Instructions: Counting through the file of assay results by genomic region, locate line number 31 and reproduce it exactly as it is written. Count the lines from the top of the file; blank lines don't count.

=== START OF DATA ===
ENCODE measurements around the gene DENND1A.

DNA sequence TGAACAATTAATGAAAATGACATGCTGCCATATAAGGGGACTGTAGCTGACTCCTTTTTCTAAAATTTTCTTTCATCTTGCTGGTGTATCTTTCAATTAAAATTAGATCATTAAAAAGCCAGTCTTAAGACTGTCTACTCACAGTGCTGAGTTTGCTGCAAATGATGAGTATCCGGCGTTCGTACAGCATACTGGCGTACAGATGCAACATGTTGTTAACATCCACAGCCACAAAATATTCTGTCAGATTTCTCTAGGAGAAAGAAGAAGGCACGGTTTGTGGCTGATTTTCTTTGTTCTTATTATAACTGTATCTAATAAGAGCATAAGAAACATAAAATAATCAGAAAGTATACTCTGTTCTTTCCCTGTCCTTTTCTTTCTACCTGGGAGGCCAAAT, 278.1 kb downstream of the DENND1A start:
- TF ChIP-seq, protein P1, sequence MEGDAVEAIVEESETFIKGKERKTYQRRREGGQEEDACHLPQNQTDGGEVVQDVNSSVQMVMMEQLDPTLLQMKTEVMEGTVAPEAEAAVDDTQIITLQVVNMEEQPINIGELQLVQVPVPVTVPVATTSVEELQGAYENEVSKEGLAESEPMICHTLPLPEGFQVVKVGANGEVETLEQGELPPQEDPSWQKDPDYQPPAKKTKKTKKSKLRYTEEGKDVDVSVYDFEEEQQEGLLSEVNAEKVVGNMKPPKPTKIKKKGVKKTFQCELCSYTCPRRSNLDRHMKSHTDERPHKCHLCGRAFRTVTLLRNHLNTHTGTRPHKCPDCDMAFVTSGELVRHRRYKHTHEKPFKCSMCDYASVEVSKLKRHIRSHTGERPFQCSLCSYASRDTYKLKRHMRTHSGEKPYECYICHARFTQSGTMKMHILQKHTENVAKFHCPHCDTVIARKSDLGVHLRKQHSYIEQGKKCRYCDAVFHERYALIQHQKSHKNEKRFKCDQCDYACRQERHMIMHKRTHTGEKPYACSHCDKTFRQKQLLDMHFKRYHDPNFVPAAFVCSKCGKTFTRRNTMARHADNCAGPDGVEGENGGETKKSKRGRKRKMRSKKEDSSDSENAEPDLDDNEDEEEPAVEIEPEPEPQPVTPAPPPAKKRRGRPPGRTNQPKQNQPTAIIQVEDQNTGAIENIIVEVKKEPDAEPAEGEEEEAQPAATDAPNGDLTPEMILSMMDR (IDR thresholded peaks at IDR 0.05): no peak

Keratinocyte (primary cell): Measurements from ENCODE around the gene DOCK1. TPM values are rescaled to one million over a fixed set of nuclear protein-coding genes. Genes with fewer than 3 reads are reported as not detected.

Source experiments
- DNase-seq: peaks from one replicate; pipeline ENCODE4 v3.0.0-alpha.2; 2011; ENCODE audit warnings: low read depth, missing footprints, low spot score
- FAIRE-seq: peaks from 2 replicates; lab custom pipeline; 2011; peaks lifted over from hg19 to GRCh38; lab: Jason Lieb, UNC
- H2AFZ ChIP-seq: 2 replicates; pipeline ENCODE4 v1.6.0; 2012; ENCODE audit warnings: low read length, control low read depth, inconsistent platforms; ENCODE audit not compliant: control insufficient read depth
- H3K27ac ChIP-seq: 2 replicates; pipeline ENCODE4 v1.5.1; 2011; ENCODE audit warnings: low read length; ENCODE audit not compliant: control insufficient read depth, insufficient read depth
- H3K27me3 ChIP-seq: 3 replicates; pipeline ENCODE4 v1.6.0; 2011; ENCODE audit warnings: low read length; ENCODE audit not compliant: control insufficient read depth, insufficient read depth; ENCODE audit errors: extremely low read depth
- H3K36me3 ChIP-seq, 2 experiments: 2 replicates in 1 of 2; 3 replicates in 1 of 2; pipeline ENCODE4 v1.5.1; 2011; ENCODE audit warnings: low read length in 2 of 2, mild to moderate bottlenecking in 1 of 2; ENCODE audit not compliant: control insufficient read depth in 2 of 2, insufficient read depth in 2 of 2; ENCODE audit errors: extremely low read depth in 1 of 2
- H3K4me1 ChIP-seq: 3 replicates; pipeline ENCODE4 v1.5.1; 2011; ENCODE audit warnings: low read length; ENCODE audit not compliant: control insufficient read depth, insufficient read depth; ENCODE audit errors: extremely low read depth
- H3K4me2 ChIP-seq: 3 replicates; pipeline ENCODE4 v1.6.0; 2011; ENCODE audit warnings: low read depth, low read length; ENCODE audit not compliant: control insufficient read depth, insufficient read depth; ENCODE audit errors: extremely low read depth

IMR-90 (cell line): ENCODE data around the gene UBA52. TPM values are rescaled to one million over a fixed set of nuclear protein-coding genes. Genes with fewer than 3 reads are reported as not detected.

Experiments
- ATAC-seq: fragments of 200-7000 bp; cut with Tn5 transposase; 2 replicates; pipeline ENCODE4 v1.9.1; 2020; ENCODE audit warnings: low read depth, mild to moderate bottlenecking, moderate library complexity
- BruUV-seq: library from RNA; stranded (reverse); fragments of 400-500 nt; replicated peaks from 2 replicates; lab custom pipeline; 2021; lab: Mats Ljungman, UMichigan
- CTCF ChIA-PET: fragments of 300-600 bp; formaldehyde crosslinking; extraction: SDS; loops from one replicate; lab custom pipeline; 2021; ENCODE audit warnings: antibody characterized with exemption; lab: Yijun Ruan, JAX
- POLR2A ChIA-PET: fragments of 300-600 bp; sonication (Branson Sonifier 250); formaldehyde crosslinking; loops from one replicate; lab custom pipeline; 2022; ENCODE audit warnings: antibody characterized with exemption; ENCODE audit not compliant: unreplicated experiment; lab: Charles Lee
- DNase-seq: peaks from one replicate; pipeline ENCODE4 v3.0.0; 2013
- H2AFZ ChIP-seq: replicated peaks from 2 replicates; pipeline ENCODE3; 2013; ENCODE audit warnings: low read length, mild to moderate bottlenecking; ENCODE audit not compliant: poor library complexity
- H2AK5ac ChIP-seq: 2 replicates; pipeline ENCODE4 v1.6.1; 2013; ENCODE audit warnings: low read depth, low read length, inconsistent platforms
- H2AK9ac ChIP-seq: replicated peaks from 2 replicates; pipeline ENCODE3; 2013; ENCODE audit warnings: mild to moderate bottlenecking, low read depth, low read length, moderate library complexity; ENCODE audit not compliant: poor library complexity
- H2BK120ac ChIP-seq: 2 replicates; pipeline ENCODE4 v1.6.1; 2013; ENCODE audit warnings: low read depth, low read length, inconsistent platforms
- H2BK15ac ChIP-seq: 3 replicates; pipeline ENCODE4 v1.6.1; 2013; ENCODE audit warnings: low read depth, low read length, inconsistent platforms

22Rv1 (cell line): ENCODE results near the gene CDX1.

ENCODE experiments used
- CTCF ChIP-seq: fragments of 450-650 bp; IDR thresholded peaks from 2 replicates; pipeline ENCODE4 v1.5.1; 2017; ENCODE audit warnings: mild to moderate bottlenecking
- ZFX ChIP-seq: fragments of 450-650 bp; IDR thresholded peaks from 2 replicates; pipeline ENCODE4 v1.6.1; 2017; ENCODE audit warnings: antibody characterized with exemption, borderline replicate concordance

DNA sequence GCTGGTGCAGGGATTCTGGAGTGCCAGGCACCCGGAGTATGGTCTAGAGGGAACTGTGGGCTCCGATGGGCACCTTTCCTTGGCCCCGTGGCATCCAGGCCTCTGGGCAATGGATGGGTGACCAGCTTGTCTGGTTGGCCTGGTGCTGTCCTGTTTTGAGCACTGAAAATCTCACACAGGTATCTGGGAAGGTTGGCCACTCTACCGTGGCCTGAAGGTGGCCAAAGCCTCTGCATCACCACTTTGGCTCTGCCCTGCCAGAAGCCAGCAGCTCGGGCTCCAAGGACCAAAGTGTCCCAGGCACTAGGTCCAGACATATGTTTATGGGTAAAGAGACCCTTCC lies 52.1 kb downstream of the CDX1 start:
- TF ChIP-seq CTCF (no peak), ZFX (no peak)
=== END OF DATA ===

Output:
- TF ChIP-seq CTCF (no peak), ZFX (no peak)